Nov 13, 2006

A Fes to Remember

As I lay face down and half-naked on the warm wet floor - my buttocks being heartily loofahed by an ancient-looking topless masseuse, and being carefully watched over by two nubile air hostesses wearing only G-strings - I thought to myself:

"Well, this is not what I expected to be doing in Morocco!"

I'm talking, ladies and gentlemen, not of a sudden foray into low-budget pornography, but of my Saturday evening in a hammam, or traditional Moroccan bath.

We arrived in Fes - once the capital of the country and still reknowned as its spiritual and gastronomic heart - on Friday night, after a long mini-bus ride up from the Sahara Desert (where we beaten the floods and food poisioning to make an awesome desert sunrise and camel ride). We spent Saturday in the company of Hakima, a famous local guide (she's even listed in the Morocco Lonely Planet), touring the even more famous Fes medina. Inside the walls of Old Fes exist over 10 000 streets. Street is actually a misleading description, as most would struggle to qualify as crawl space, and one can easily get lost, or worse, barrelled over by one of the many donkeys that replace cars as the vehicle of choice for moving merchandise inside the medina.

Our visit included trips to see: carpet-making (my goodness, but the girls are fast with their knot-tying - watching them string their Australian merino wool into memorised patterns was like watching a harpist on amphetamines); the tanneries (where they dye leather after soaking it in a scrumptious batch of pigeon poo); the weaving (pretty scarves made out of cactus silk!); and the herbalist (who made a small fortune out of my love of yummy smelling things for my skin).

So after all that most of the group felt like they needed to relax - it was only as we walked into the hammam to pay that I realised I was the only girl going in. The sexes bathe in different rooms, and understandably I was nervous. Actually, terrified would be more accurate - especially after I realised Moroccan women didn't seem to share my body hang-ups and were letting it all...well, hang out. Boobs everywhere! Once I stripped down to my athing suit and entered the steam rooms, I didn't know where to look or what to do. I had paid 50 dirhams (about 8 bucks) for a steam and a massage, but with my knowledge or Arabic and French extremely limited, I was having trouble working out what I was supposed to do, beynd nabbing myself a few buckets filled with hot water.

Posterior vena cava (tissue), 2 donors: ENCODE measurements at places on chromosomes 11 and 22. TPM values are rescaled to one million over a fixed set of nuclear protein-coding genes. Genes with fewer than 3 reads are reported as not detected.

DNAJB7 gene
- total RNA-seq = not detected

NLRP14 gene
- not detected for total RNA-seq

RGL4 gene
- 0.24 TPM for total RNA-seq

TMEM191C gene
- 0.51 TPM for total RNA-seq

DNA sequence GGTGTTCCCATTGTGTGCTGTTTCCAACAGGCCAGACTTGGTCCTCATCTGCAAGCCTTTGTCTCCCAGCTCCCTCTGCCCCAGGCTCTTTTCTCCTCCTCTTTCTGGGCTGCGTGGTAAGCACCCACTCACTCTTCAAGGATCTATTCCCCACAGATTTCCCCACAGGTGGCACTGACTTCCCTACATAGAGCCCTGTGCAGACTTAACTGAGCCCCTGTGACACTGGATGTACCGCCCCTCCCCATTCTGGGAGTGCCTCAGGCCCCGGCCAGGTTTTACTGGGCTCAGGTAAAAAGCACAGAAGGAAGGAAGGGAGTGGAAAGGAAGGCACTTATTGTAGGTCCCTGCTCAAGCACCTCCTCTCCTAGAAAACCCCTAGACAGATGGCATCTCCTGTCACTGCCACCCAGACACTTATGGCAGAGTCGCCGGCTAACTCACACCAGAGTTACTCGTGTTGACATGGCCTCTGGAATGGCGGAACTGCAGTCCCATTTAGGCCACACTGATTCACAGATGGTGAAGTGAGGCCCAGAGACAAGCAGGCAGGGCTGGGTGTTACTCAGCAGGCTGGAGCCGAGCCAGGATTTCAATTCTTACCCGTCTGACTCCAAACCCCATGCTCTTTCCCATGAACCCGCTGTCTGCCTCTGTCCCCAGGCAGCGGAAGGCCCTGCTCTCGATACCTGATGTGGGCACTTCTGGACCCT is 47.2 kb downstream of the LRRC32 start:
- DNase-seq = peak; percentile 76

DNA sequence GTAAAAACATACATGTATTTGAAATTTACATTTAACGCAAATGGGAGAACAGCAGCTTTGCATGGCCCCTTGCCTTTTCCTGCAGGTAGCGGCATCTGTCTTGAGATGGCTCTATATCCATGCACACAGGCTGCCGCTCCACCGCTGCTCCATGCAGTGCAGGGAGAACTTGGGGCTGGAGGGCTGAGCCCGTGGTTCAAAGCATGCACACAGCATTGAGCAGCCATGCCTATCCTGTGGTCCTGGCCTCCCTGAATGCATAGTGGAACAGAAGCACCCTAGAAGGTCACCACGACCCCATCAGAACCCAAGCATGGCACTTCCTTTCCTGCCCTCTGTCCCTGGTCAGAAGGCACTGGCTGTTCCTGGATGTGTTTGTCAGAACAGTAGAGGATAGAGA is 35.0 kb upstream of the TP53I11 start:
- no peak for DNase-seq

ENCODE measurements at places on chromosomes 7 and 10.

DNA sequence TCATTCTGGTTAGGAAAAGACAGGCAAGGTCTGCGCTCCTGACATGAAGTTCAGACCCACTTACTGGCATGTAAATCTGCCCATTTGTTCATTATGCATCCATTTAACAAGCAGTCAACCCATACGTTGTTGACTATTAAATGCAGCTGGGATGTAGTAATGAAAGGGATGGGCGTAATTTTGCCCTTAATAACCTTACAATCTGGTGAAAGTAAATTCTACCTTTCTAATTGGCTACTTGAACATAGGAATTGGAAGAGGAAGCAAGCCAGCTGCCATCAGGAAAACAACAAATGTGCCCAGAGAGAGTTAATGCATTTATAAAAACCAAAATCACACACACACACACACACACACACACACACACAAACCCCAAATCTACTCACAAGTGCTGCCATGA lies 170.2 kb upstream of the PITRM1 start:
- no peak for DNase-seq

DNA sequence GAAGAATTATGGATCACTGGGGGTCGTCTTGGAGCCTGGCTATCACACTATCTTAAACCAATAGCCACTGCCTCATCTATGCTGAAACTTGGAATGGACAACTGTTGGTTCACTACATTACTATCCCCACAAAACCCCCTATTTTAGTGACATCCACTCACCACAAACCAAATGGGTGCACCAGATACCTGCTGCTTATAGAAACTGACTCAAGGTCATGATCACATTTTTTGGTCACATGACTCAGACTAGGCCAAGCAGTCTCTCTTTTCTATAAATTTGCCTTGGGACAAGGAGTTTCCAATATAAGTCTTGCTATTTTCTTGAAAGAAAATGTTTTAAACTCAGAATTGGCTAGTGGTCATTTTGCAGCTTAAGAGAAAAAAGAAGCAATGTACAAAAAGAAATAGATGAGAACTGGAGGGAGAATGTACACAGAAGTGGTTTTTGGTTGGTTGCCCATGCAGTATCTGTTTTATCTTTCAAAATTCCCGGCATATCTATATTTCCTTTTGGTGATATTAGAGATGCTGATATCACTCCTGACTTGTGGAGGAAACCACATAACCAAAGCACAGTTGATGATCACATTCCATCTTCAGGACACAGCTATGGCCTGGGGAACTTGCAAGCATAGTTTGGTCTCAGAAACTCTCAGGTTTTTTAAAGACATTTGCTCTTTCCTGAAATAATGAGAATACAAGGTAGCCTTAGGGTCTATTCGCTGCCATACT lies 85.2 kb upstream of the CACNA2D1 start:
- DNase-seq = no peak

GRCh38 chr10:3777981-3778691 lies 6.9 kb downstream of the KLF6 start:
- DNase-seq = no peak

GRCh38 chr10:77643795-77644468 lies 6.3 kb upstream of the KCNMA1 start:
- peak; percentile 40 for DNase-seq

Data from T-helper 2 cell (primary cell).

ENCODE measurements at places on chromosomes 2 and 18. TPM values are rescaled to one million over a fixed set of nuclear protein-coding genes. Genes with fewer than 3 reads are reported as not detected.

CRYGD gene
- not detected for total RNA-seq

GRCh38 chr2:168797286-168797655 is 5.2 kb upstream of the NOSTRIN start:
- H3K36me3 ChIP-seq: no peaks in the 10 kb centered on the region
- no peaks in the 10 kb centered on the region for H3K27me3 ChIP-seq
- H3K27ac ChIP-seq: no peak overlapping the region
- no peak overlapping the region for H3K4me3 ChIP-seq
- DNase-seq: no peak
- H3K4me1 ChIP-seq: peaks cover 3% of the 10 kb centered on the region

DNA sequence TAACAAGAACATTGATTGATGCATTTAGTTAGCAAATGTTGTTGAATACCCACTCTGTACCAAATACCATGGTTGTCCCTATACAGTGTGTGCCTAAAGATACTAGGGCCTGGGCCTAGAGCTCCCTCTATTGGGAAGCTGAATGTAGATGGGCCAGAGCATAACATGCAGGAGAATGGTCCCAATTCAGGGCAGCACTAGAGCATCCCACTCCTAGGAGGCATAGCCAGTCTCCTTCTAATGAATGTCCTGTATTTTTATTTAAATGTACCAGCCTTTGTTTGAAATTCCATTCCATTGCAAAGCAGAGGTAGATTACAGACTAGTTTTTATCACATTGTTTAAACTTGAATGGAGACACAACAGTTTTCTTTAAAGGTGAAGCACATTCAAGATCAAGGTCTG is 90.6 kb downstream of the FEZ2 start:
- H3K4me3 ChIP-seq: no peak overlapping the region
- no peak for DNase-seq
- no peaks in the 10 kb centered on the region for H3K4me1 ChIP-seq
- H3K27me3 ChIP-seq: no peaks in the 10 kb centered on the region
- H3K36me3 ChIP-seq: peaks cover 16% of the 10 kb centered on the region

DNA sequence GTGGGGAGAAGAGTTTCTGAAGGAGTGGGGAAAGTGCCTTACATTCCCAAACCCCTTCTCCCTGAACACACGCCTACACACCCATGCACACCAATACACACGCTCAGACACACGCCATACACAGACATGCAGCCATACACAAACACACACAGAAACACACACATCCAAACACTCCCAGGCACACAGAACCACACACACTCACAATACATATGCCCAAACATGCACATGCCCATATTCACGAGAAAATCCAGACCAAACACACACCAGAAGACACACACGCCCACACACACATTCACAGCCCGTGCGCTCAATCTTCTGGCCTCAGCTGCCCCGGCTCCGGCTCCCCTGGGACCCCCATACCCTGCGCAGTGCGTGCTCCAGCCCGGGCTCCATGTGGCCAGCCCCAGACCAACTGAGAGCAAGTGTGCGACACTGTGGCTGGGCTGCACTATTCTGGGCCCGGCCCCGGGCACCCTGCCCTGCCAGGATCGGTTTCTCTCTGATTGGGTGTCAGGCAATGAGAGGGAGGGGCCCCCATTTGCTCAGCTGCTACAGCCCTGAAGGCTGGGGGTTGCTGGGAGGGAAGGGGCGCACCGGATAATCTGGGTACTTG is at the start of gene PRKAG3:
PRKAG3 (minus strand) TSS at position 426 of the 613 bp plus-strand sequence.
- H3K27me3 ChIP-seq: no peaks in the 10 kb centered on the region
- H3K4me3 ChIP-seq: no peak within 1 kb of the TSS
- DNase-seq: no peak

Then Allah smiled on me. Two gorgeous young women asked if I would like to sit with them. "Yes, please!" I cried in relief. They turned out to be Miriam and Schiamae, two flight attendants with Royal Air Maroc. They offered me cleansers and shampoos, and made sure I eventually got my massage. While we waited, I asked them about their lives as young Muslim women - they said that Morocco was quite liberal, and they could live their lives as they pleased. This included having boyfriends, although they respect their families by leaving cohabitation until after marriage. They also reinforced the fact that wearing the hijab is a Muslim women's own choice - and that in Islam it's whats in your heart that counts. (Although they did admit that life is harsher in other countries like Iran). I spoke a bit about Australia, and admitted once again ashamedly that I don't speak a second language.

All the while the two girls were topless.